Agency Response Letter GRAS Notice No. GRN 000140
CFSAN/Office of Food Additive Safety
June 14, 2004
Zoraida DeFreitas, Ph.D.
Kemin Foods, L.C.
600 E. Court Ave., Suite A
Des Moines, IA 50309-2021
Re: GRAS Notice No. GRN 000140
Dear Dr. DeFreitas:
The Food and Drug Administration (FDA) is responding to the notice, dated November 14, 2003, that you submitted in accordance with the agency's proposed regulation, proposed 21 CFR 170.36 (62 FR 18938; April 17, 1997; Substances Generally Recognized as Safe (GRAS); the GRAS proposal). FDA received the notice on November 18, 2003, filed it on November 21, 2003, and designated it as GRAS Notice No. GRN 000140.
The subject of the notice is a mixture of the carotenoids lutein and zeaxanthin referred to by Kemin Foods, L.C. (Kemin) as "crystalline lutein." The notice informs FDA of the view of Kemin that crystalline lutein is GRAS, through scientific procedures, for use as an ingredient in baked goods and baking mixes, beverages and beverage bases, breakfast cereals, chewing gum, dairy product analogs, egg products, fats and oils, frozen dairy desserts and mixes, gravies and sauces, hard candy, infant and toddler foods (other than infant formula), milk products, processed fruits and fruit juices, soft candy, soups and soup mixes, and in medical foods intended as the sole item of the diet. The levels of crystalline lutein in the above listed food items range from 0.3 to 3.0 milligrams (mg) per eating occasion (Table 1).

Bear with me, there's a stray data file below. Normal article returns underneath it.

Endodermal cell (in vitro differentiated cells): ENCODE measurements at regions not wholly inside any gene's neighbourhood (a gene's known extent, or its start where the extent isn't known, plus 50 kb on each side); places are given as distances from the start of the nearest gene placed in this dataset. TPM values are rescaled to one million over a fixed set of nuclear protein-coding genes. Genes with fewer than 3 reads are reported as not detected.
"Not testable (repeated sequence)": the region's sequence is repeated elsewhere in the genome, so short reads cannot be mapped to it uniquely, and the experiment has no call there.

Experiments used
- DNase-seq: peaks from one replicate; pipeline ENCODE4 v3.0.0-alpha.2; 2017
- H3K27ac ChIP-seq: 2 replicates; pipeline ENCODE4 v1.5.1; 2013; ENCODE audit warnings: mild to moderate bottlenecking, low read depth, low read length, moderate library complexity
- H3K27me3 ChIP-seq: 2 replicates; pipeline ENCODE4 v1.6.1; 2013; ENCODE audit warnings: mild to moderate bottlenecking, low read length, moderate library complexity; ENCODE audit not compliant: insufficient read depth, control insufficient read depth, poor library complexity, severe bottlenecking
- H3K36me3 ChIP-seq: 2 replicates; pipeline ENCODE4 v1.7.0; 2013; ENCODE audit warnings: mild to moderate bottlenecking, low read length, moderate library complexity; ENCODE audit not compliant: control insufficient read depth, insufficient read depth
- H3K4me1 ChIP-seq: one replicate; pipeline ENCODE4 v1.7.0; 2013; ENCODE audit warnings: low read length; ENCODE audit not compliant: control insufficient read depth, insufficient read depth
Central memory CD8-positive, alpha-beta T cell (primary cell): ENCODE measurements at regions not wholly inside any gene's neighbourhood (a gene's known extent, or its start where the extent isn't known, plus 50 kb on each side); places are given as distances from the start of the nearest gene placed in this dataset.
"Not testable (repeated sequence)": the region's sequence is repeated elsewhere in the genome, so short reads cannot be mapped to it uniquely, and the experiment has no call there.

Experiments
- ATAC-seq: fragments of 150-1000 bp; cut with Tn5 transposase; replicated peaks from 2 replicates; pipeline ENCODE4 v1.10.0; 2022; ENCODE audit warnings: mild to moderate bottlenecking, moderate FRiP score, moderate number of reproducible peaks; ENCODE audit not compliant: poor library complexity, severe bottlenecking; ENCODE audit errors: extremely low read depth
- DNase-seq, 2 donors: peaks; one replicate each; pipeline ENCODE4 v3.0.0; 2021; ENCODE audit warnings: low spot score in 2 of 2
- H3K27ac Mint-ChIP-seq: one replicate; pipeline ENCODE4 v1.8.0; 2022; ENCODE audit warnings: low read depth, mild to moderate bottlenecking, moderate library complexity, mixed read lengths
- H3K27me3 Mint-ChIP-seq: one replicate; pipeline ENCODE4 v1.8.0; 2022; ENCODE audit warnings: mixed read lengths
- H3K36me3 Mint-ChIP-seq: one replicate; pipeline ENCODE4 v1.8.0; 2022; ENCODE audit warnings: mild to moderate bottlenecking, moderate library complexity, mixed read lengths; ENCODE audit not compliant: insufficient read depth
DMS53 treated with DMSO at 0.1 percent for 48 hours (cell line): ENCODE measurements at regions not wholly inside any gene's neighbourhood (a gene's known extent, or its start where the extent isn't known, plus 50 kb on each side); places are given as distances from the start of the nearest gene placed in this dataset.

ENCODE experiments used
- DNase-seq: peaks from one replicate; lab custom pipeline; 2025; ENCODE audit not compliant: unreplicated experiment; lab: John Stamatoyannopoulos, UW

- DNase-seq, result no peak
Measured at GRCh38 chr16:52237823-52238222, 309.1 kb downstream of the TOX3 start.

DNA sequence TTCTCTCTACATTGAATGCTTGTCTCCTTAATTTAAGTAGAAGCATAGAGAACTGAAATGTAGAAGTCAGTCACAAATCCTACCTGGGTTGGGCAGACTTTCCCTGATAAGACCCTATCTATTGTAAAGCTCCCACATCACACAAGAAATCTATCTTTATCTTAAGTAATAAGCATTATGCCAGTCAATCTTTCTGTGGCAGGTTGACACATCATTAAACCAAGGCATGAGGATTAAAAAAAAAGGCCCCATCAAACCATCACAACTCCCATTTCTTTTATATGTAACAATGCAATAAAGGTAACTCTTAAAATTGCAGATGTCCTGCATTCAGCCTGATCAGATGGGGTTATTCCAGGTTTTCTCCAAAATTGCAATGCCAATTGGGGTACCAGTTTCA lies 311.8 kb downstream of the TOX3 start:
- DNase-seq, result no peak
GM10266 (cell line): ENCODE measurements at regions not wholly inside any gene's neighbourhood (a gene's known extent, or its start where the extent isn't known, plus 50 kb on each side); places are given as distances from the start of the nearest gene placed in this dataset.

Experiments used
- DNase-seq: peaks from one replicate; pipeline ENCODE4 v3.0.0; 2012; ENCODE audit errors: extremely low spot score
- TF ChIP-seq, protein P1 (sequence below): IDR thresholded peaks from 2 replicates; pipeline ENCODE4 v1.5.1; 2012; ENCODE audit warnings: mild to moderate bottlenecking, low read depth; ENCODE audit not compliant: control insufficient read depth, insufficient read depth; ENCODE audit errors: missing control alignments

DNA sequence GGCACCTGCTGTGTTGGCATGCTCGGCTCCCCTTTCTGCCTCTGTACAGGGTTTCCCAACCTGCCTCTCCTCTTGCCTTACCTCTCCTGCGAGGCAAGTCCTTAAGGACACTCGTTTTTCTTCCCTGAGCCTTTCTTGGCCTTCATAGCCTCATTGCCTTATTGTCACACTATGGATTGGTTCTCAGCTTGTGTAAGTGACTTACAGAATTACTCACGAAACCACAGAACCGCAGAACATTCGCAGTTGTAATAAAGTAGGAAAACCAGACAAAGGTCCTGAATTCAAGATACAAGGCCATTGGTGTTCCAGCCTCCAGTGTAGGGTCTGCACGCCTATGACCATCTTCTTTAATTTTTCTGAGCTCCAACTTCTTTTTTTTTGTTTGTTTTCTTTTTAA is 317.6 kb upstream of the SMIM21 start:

|Food Category||Proposed food use||Use level (mg crystalline|
lutein per RACC*)
|Baked goods and baking mixes||Cereal and energy bars||2.0|
|Crackers and crisp bread||2.0|
|Beverages and beverage bases||Bottled water||0.5|
|Breakfast cereals||Instant & regular hot cereal||2.0|
|Chewing gum||Chewing gum||1.0|
|Dairy product analogs||Imitation milks||2.0|
|Egg products||Liquid, frozen, dried egg substitutes||2.0|
|Fats and oils||Margarine-like spreads||1.5|
|Frozen dairy desserts and mixes||Frozen yogurt||1.0|
|Gravies and sauces||Tomato-based sauces||0.3|
|Hard candy||Hard candy||1.0|
|Infant** and toddler foods||Junior, strained, and toddler type baby foods||1.0|
|Soft candy||Chewy and nougat candy||1.0|
|Soups and soup mixes||Canned soups||0.6|
|Milk products||Dry milk||3.0|
|Fermented milk beverages||0.6|
|Flavored milk & milk drinks||3.0|
|Milk-based meal replacement||3.0|
|Processed fruit and fruit juices||Energy, sport and isotonic drink||2.0|
|Medical foods||Medical foods||≤ 20 mg/day|
*RACC is defined as "reference amounts customarily consumed per eating occasion" (21 CFR 101.12)